With all the ‘Black Friday’/’Cyber Monday’ madness that’s currently descended on the travel world, you might well have missed a less pleasant announcement on Wednesday. The Chancellor of the Exchequer, Philip Hammond, made clear in the Autumn Budget that Air Passenger Duty (APD) – the tax each of us pays on flights departing from the UK (regardless of whether you use miles or cash to book) – is set to rise next year, and to rise again by even more the year after.
The amount of APD you pay for a particular flight depends on the Class of travel and the length of the flight. As far as HMRC is concerned, long haul flights are anything where the distance is 2,000 miles or further.
First the good news: APD for short haul flights in either Economy or Business Class is slated to stay at the current rates until at least 2019, and will therefore remain as follows:
- Shorthaul Economy: 13GBP
- Shorthaul Business: 26GBP
Similarly, the APD rate for long haul Economy flying is only rising by £3 next April, from £75 to £78 and will stay at £78 in 2019 too.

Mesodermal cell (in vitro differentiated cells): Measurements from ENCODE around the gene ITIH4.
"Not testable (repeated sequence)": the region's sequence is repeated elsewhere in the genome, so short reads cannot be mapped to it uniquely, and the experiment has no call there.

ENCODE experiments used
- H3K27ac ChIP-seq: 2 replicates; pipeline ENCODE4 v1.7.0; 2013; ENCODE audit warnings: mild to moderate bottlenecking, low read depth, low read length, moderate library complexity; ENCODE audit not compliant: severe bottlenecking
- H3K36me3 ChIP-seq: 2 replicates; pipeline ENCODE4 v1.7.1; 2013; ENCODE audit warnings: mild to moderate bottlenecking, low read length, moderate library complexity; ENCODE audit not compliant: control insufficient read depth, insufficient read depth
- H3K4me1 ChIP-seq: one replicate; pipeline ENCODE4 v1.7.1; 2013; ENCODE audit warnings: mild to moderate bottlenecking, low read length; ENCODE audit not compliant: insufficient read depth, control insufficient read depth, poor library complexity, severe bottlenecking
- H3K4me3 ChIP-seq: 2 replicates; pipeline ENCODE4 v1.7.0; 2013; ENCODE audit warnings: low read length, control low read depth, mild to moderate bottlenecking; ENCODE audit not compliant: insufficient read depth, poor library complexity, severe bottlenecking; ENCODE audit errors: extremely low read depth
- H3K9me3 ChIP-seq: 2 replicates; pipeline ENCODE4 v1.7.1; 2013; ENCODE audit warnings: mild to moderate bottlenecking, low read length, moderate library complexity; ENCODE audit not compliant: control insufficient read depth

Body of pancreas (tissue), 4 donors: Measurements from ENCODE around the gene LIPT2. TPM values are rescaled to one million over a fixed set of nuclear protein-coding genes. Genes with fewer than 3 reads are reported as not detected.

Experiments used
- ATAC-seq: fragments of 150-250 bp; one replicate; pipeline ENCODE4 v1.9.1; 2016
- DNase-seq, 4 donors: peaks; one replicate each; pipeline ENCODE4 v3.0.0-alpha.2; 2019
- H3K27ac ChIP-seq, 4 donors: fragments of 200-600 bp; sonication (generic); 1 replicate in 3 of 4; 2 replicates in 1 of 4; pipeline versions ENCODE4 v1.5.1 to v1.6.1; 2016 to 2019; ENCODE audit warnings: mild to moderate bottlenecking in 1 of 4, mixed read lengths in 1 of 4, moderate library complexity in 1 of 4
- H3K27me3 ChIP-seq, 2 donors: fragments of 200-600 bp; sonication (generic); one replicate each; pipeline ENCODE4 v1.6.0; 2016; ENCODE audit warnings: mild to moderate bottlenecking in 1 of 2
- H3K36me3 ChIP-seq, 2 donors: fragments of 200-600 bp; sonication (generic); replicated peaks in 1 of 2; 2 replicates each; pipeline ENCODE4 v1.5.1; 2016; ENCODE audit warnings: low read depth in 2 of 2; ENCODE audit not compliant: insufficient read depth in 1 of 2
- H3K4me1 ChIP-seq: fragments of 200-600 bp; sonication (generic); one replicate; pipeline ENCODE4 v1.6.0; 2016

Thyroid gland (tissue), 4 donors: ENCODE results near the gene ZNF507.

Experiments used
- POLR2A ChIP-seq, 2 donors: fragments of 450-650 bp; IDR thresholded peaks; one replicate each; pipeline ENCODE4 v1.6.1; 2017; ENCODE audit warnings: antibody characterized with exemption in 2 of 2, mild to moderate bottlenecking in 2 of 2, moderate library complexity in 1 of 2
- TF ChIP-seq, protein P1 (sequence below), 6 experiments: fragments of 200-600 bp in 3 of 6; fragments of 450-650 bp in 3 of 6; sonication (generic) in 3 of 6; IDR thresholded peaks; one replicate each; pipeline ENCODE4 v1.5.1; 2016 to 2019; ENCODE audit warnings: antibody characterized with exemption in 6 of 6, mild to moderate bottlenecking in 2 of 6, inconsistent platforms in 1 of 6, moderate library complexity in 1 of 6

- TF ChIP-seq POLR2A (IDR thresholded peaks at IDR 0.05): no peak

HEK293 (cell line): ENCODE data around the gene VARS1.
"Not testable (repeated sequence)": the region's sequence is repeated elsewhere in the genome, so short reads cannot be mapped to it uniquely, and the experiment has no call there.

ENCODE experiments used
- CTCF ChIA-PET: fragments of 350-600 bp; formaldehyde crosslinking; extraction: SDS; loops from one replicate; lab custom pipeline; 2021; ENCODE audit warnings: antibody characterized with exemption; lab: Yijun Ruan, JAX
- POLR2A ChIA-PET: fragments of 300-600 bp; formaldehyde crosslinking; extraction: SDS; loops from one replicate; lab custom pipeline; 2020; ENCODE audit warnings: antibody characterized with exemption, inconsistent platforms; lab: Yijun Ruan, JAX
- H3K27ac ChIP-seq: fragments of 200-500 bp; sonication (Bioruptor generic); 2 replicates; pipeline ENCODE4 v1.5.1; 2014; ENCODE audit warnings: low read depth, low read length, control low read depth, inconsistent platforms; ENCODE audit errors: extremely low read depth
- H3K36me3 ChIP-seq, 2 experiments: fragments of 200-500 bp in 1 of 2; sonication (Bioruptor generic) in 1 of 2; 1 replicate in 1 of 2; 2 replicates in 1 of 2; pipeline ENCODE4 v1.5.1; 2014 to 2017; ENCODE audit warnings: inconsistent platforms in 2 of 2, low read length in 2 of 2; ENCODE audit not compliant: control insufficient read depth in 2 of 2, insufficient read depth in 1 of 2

Premium flying takes a hit
The bad news is that if you like to use your points and miles (or cash) to fly long haul in Premium Economy, Business Class, or First Class, you will be paying considerably more APD soon. The existing rate is £150 and from 1st April next year, that will be rising by a relatively modest £6 to £156.
The year after though, will see another increase – and a considerably steeper one – with APD rising by an additional £16, to £172.
In other words, between now and 1st April 2019, APD for long haul travel in any Class higher than Economy will be increasing by a total of £22, or by about 14.66%.
If you’re someone who is willing and able to spend thousands on First Class flights, it’s difficult to have too much sympathy when it comes to paying a few quid more in tax. For points and miles collectors who carefully save up in order to travel more comfortably though, these increases are noticeable.
In particular, I’ve always thought that including Premium Economy as a ‘premium’ cabin and therefore charging the same as for Business and First Class seems rather unfair. Adding £172 to a one-way Premium Economy redemption (on top of other taxes/airport fees and the dreaded ‘surcharges’ that carriers like BA impose, not to mention the cost/value of the Avios or other miles), isn’t a small amount – and the trajectory looks to be heading skyward!